A Moral Stand
PRESIDENT OBAMA'S pronouncement on stem cell research last week, as we noted at the time, was only a partial decision. He decreed that federal funding of such research could go forward on a much broader scale than President George W. Bush had permitted. But he didn't say whether it could proceed on stem cells derived from embryos created specifically for the purpose of research. This is in large part an ethical question. Mr. Obama is right to turn to scientists for advice on the matter, but he should not hide behind them in making the ultimate decision.
Embryonic stem cell research is thought to hold great promise for the treatment of Parkinson's and other debilitating diseases and conditions. But many Americans are troubled by the destruction of human embryos that such research requires. As a result, Mr. Bush limited federal funding to research on stem cell lines in existence at the time of his 2001 decision; there would be no incentive for further creation or destruction of embryos for experimentation.
A breakthrough came in 2007: Scientists learned to develop stem cells from adult skin cells. Some argued that this would end the need to use embryos. Others, though, said that the field was too young to close off any avenue, and that the embryonic lines available under Mr. Bush's order had proved too limiting.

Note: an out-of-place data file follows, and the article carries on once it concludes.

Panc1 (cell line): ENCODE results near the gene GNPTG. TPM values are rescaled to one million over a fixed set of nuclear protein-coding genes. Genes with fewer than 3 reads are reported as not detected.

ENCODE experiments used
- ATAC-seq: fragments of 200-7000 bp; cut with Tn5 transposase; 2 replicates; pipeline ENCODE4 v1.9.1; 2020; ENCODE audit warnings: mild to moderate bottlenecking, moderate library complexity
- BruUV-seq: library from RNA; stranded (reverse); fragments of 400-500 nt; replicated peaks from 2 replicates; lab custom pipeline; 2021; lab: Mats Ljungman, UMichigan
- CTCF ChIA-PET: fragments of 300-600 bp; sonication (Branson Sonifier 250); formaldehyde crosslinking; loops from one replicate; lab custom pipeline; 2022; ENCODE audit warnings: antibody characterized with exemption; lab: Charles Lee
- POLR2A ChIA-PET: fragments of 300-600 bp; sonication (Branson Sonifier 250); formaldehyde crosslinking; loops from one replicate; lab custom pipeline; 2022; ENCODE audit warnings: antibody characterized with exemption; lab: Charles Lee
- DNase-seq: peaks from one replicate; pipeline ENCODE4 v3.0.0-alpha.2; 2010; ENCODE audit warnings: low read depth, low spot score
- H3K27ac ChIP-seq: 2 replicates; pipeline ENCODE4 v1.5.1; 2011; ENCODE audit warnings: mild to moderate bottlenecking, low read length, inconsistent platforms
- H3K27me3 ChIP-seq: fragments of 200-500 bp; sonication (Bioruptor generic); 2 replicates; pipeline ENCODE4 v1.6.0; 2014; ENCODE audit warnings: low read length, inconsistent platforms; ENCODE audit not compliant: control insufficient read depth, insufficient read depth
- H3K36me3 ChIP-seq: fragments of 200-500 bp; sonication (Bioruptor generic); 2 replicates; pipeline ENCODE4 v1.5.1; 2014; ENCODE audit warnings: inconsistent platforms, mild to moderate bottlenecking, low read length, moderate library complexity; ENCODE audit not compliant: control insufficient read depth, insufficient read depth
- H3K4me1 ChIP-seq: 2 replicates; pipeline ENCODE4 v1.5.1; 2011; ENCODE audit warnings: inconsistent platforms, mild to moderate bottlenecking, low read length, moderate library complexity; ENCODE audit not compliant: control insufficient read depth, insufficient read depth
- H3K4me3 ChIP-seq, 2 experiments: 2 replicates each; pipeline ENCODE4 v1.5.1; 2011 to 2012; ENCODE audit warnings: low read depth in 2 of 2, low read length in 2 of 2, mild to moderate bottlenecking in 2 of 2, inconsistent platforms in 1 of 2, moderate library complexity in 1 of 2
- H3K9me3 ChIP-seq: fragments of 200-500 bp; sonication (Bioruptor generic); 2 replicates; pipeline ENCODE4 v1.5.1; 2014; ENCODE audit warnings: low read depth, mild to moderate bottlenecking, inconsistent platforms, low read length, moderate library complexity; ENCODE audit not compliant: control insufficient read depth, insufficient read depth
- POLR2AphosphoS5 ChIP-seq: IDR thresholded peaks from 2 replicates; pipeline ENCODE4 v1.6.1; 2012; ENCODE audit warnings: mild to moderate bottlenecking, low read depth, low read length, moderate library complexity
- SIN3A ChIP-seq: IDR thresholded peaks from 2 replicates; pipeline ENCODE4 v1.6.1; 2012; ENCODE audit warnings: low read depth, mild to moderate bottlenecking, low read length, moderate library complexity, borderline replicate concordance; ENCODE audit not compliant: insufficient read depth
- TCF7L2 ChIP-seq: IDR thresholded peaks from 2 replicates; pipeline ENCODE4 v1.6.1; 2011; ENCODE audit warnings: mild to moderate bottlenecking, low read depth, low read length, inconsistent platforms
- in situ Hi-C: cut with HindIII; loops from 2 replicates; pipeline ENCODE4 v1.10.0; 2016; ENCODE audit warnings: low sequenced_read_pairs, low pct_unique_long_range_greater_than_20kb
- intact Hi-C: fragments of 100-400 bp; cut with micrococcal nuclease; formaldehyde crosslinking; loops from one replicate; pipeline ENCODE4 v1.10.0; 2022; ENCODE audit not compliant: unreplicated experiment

Mr. Obama accepted the latter argument, and we supported him. In so doing, though, he shunned a possible compromise: to allow research on stem cell lines grown from embryos that were created in fertility laboratories but never implanted. Thousands are frozen and awaiting destruction; with permission of the egg and sperm donors, they might satisfy researchers' needs. Mr. Obama did not embrace this opportunity to reach out to opponents -- not all of whom, of course, would have been satisfied by such a compromise.
The president has asked the National Institutes of Health to develop guidelines for research. Scientists can develop rules to make sure donors are dealt with ethically. If the scientists so believe, they can present reasons why existing frozen embryos aren't enough -- why research would benefit from having embryos created. But it's not the job of the scientist to decide whether those reasons outweigh concerns about such a practice. That's the president's job. He should listen to the scientists' arguments, make his decision and -- as Mr. Bush did in 2001 -- explain it to the American people.